Adventures in Gardening: Our First Raised Bed Garden

As I mentioned before, I was raised with a large garden that my family planted every year, so I knew how to tend a regular garden.  When my husband and I moved into our first apartment we were hoping to start a garden of our own.  We were told that they had some pest control done and that we would not be able to plant edible plants for at least 2 years.  I didn’t know what to do; then I saw a post from one of my friends on Facebook about raised beds.  I did some research and asked my dad what he knew.  It didn’t seem too hard, so we decided to give it a try.

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The first thing we had to do was decide what we wanted to grow in our limited space and what type of raised beds we wanted to try.  We decided to try a couple different types we had found online, pallets and tires.  My husband used to be a mechanic, so he was able to get us used the tires for free.  We removed the tire wall to give us a bigger planting area and kept the walls for a future project (cumming up in the next couple weeks).  I then, of course, couldn’t just leave ugly black tires in my yard, so I went to the store and got different colored spay-paints (the outdoor paint is good for this so it will hold up to the elements) and painted each tire a different color.  We put down some thick, black plastic to ensure that none of the toxins from the pest treatment would get into the soil of our raised beds.  For the pallet strip raised beds, we just turned the pallet upside down and put gardening cloth in the 2 openings using staples.  If you do this, make sure you leave the gardening cloth loose to make a pocket to put the soil in.  You want to make sure you have enough room for your plants to establish a root base.  We also had a couple herb plants from the year before that we put in narrow planers and put the planters in the middle section of the pallets.

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We decided to grow tomatoes, broccoli, a couple different types of lettuce, unions, carrots and green beans.  Each of these got their own planter.  My husband and I combined organic soil and compost that we found on sale at a couple local stores, about a 50/50 mix.  For the carrots, we also added a bag of sand to make the soil looser to allow the carrots to grow easier (this also allows them to grow bigger than if you would just use soil).  A quick tip about growing carrots…they take what seems like forever to sprout.  They need to be planted as early as possible to allow them enough time to grow.  Below is our carrot bed (we made it red because we were growing red carrots.  Yeah, that’s how we roll, haha!).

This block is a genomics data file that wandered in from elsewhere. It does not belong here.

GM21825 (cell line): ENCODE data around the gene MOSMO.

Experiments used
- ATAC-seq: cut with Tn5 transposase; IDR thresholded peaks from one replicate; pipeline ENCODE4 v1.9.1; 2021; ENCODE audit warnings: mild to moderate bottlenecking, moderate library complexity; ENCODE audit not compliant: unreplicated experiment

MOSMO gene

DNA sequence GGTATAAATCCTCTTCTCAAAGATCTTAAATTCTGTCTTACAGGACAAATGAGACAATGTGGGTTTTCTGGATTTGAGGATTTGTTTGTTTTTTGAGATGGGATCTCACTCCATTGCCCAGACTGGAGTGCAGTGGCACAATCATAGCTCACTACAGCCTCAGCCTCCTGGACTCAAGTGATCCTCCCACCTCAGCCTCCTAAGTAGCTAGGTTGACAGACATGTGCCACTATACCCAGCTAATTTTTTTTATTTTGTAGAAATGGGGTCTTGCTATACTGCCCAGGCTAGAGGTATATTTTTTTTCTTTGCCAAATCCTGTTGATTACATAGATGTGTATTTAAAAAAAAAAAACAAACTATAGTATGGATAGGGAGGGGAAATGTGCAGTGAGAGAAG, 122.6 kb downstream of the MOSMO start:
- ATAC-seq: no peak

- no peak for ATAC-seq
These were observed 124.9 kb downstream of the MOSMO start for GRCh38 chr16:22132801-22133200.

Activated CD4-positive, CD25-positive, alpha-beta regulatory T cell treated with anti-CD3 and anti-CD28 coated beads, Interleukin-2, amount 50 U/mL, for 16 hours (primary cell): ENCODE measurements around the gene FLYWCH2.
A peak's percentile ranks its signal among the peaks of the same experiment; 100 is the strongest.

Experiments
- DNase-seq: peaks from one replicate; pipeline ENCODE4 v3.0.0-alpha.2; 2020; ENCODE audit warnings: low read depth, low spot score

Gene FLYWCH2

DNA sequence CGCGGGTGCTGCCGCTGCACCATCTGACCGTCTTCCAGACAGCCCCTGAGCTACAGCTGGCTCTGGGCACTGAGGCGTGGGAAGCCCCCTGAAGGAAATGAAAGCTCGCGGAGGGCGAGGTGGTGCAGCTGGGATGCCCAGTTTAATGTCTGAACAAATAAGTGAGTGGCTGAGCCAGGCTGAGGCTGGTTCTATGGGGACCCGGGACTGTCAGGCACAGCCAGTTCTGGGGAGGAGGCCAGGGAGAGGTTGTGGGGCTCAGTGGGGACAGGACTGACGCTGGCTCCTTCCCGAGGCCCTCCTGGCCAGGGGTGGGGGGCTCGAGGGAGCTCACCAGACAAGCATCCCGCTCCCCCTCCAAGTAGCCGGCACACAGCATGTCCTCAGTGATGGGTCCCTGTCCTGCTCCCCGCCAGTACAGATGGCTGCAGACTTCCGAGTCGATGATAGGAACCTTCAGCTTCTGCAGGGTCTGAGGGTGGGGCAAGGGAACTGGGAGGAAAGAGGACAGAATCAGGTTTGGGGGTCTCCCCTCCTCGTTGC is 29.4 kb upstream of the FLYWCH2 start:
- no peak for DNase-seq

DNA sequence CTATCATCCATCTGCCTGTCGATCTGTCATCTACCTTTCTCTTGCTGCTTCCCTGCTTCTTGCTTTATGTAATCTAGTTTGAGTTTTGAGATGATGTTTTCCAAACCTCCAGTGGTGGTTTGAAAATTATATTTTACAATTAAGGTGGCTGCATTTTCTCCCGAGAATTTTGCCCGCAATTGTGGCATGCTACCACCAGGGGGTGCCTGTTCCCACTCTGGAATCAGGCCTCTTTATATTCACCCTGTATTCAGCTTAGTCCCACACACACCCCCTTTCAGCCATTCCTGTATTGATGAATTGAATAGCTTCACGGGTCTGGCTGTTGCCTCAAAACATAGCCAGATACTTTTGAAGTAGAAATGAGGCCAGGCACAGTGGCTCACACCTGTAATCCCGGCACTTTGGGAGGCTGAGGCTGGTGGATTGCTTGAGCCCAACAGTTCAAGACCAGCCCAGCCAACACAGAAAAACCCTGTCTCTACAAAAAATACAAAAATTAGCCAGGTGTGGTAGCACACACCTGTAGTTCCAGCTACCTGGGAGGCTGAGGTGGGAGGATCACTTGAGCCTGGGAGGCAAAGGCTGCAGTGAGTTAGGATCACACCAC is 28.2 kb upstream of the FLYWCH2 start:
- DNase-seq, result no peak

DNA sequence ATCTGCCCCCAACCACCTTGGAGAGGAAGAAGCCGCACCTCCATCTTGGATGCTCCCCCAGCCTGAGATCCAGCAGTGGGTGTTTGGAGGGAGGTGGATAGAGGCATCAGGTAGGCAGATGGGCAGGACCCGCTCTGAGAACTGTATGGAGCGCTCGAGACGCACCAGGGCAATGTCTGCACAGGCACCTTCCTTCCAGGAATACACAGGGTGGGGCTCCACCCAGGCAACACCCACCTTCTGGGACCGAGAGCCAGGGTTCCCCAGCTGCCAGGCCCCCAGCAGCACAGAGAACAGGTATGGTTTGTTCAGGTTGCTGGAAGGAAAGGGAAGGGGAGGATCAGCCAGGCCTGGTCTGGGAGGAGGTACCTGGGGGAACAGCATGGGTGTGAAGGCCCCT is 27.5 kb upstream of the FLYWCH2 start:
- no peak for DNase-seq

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Everything grew really well except the green beans.  That was our fault though; we didn’t leave enough room in the gardening cloth we put on the pallet for soil (this is pictured at the far end of the featured image at the top of this page).  We learned a few really good lessons for using raised beds our first year.

1: Broccoli must be planted at least 6 inches apart or it will not produce florets.  

Below is a picture of our beautiful broccoli plants that got really big but were too close together to bare for us :(.

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2: lettuce grows really well in raised beds and it keeps growing as long as you trim it before it gets higher than 2 1/2-5 inches.  

(Red lettuce is in the tire and black seeded simpson is in the pallet)

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3: The best way to make a growing cage for tomatoes is with bamboo reeds and growing fence to make a tipi (shown below).  

We used zip-ties to hold the fencing to the bamboo.  Also, tomatoes grow really well in a tire bed like this.  We only had 3 plants and got enough to eat and can about a dozen pints of past.

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4.  If you are going to paint your tires, make sure that they are totally dry when you paint them to prevent bubbling and peeling.  

I couldn’t wait to paint them when it had been raining the day before and it was still wet out that day, so some of the paint bubbled and peeled.  It’s easy enough to touch up though. If you want to see how the tires are holding up almost 6 years later with no touch ups, check out our followup to this post here.

5.  Soil you buy at the store needs to be fertilized in order to ensure your plants get all of the nutrients they need.  

I used organic gardening fertilizer, lime and some homemade compost the 2nd year.  My dad neglected to tell me that most of the soil sold in stores has been incinerated to make sure bugs and diseases don’t get transported in it and that this process takes out all of the vital nutrients that plants need.  Our garden was much better the 2nd year.

I hope that you are inspired by our adventures in gardening to try out something new for yourself.  I doesn’t matter how much room you have; you can always plant something.  Have a great day!

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